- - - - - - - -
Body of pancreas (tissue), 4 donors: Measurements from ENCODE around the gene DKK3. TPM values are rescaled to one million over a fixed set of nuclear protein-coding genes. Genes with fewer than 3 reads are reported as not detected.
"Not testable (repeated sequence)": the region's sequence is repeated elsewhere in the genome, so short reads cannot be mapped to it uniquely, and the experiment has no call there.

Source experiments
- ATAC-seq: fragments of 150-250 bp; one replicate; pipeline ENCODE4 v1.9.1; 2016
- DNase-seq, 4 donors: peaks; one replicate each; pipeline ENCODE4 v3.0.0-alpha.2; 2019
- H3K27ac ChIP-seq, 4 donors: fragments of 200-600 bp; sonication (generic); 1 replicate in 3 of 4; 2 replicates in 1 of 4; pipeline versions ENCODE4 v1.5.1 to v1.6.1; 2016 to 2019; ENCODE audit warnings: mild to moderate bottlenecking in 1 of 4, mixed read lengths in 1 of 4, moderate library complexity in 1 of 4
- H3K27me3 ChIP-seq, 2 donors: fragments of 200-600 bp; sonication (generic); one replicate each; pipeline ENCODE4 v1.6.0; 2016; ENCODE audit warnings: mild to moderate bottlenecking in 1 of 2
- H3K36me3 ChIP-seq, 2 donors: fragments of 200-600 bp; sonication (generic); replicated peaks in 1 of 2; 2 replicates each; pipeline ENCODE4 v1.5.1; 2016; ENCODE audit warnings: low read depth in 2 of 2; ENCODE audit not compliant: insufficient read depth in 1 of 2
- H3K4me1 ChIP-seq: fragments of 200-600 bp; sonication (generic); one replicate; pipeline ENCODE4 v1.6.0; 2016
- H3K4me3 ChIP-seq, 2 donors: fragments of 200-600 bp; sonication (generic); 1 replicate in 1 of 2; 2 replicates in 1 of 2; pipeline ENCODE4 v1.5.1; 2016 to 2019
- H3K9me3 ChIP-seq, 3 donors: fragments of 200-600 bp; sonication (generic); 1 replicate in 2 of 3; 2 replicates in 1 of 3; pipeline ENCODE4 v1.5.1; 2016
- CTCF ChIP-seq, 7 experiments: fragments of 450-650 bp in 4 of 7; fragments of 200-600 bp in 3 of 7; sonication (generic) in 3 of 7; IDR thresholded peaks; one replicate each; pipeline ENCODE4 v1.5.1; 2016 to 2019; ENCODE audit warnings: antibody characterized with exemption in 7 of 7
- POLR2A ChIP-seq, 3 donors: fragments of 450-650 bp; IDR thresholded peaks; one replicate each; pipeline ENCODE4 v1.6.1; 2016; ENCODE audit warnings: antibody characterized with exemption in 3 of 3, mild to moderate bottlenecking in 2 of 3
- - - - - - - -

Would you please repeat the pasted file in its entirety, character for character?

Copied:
Body of pancreas (tissue), 4 donors: Measurements from ENCODE around the gene DKK3. TPM values are rescaled to one million over a fixed set of nuclear protein-coding genes. Genes with fewer than 3 reads are reported as not detected.
"Not testable (repeated sequence)": the region's sequence is repeated elsewhere in the genome, so short reads cannot be mapped to it uniquely, and the experiment has no call there.

Source experiments
- ATAC-seq: fragments of 150-250 bp; one replicate; pipeline ENCODE4 v1.9.1; 2016
- DNase-seq, 4 donors: peaks; one replicate each; pipeline ENCODE4 v3.0.0-alpha.2; 2019
- H3K27ac ChIP-seq, 4 donors: fragments of 200-600 bp; sonication (generic); 1 replicate in 3 of 4; 2 replicates in 1 of 4; pipeline versions ENCODE4 v1.5.1 to v1.6.1; 2016 to 2019; ENCODE audit warnings: mild to moderate bottlenecking in 1 of 4, mixed read lengths in 1 of 4, moderate library complexity in 1 of 4
- H3K27me3 ChIP-seq, 2 donors: fragments of 200-600 bp; sonication (generic); one replicate each; pipeline ENCODE4 v1.6.0; 2016; ENCODE audit warnings: mild to moderate bottlenecking in 1 of 2
- H3K36me3 ChIP-seq, 2 donors: fragments of 200-600 bp; sonication (generic); replicated peaks in 1 of 2; 2 replicates each; pipeline ENCODE4 v1.5.1; 2016; ENCODE audit warnings: low read depth in 2 of 2; ENCODE audit not compliant: insufficient read depth in 1 of 2
- H3K4me1 ChIP-seq: fragments of 200-600 bp; sonication (generic); one replicate; pipeline ENCODE4 v1.6.0; 2016
- H3K4me3 ChIP-seq, 2 donors: fragments of 200-600 bp; sonication (generic); 1 replicate in 1 of 2; 2 replicates in 1 of 2; pipeline ENCODE4 v1.5.1; 2016 to 2019
- H3K9me3 ChIP-seq, 3 donors: fragments of 200-600 bp; sonication (generic); 1 replicate in 2 of 3; 2 replicates in 1 of 3; pipeline ENCODE4 v1.5.1; 2016
- CTCF ChIP-seq, 7 experiments: fragments of 450-650 bp in 4 of 7; fragments of 200-600 bp in 3 of 7; sonication (generic) in 3 of 7; IDR thresholded peaks; one replicate each; pipeline ENCODE4 v1.5.1; 2016 to 2019; ENCODE audit warnings: antibody characterized with exemption in 7 of 7
- POLR2A ChIP-seq, 3 donors: fragments of 450-650 bp; IDR thresholded peaks; one replicate each; pipeline ENCODE4 v1.6.1; 2016; ENCODE audit warnings: antibody characterized with exemption in 3 of 3, mild to moderate bottlenecking in 2 of 3